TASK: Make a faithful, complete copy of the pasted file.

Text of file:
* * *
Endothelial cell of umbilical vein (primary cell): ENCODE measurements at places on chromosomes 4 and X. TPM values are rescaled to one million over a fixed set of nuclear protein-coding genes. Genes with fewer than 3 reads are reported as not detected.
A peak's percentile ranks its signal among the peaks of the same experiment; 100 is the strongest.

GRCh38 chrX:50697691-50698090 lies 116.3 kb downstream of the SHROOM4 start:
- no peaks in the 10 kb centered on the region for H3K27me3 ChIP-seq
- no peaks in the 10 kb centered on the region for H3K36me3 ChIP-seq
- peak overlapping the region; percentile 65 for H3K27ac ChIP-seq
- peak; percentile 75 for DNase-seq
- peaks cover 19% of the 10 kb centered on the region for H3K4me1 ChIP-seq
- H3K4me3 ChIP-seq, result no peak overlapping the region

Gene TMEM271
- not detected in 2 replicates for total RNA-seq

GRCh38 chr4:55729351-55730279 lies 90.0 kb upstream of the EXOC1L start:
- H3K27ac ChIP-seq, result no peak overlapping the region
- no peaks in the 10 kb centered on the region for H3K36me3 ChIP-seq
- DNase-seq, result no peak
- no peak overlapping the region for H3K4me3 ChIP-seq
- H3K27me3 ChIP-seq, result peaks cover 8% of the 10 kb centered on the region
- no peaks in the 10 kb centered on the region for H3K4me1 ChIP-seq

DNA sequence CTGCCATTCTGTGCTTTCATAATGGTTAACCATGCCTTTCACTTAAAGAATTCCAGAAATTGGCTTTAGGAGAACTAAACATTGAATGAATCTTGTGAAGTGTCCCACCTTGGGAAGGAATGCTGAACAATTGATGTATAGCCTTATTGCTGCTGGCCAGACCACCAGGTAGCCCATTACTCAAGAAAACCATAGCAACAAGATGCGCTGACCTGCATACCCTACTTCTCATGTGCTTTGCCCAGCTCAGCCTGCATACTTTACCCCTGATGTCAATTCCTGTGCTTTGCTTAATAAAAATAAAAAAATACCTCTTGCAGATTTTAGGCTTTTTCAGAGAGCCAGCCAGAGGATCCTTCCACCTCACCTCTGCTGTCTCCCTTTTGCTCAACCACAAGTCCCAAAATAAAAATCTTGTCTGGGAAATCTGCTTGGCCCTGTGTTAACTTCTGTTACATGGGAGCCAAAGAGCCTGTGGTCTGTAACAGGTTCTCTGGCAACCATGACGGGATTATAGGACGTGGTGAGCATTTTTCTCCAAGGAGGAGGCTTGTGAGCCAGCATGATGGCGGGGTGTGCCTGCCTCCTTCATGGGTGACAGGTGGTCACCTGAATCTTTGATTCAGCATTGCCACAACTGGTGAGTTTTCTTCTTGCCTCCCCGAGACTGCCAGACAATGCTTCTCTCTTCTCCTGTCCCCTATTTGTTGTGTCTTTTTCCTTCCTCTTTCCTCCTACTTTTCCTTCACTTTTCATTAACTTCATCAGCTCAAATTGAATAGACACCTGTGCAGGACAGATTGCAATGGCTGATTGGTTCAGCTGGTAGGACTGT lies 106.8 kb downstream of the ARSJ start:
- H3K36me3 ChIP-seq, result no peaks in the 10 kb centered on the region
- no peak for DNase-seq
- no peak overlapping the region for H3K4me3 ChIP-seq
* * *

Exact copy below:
Endothelial cell of umbilical vein (primary cell): ENCODE measurements at places on chromosomes 4 and X. TPM values are rescaled to one million over a fixed set of nuclear protein-coding genes. Genes with fewer than 3 reads are reported as not detected.
A peak's percentile ranks its signal among the peaks of the same experiment; 100 is the strongest.

GRCh38 chrX:50697691-50698090 lies 116.3 kb downstream of the SHROOM4 start:
- no peaks in the 10 kb centered on the region for H3K27me3 ChIP-seq
- no peaks in the 10 kb centered on the region for H3K36me3 ChIP-seq
- peak overlapping the region; percentile 65 for H3K27ac ChIP-seq
- peak; percentile 75 for DNase-seq
- peaks cover 19% of the 10 kb centered on the region for H3K4me1 ChIP-seq
- H3K4me3 ChIP-seq, result no peak overlapping the region

Gene TMEM271
- not detected in 2 replicates for total RNA-seq

GRCh38 chr4:55729351-55730279 lies 90.0 kb upstream of the EXOC1L start:
- H3K27ac ChIP-seq, result no peak overlapping the region
- no peaks in the 10 kb centered on the region for H3K36me3 ChIP-seq
- DNase-seq, result no peak
- no peak overlapping the region for H3K4me3 ChIP-seq
- H3K27me3 ChIP-seq, result peaks cover 8% of the 10 kb centered on the region
- no peaks in the 10 kb centered on the region for H3K4me1 ChIP-seq

DNA sequence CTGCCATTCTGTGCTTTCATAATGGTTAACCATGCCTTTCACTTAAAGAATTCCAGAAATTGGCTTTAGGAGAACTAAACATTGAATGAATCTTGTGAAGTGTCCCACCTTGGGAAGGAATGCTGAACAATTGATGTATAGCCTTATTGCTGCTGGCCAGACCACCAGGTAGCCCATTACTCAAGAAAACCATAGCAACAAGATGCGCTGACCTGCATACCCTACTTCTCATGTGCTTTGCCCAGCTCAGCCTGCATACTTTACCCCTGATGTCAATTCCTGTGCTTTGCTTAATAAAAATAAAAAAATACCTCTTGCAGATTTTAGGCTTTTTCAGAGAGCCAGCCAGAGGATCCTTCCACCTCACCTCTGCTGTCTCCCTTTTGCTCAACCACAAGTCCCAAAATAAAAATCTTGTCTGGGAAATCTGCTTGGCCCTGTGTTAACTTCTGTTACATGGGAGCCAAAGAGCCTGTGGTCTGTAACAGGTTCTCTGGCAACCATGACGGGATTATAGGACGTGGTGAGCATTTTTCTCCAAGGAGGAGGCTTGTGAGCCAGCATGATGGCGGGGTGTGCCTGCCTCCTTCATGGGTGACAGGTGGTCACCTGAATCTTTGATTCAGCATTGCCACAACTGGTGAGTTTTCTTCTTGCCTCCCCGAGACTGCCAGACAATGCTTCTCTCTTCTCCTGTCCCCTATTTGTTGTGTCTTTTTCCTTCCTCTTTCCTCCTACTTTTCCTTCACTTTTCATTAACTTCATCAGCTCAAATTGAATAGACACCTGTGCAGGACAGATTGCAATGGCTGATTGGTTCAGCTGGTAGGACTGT lies 106.8 kb downstream of the ARSJ start:
- H3K36me3 ChIP-seq, result no peaks in the 10 kb centered on the region
- no peak for DNase-seq
- no peak overlapping the region for H3K4me3 ChIP-seq